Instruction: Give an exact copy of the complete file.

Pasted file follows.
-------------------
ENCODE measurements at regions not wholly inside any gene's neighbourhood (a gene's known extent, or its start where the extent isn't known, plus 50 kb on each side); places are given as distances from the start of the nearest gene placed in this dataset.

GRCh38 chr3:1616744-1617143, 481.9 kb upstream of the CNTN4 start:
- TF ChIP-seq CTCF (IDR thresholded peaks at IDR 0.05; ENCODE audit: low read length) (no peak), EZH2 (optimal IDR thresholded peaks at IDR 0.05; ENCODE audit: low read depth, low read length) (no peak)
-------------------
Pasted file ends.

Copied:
ENCODE measurements at regions not wholly inside any gene's neighbourhood (a gene's known extent, or its start where the extent isn't known, plus 50 kb on each side); places are given as distances from the start of the nearest gene placed in this dataset.

GRCh38 chr3:1616744-1617143, 481.9 kb upstream of the CNTN4 start:
- TF ChIP-seq CTCF (IDR thresholded peaks at IDR 0.05; ENCODE audit: low read length) (no peak), EZH2 (optimal IDR thresholded peaks at IDR 0.05; ENCODE audit: low read depth, low read length) (no peak)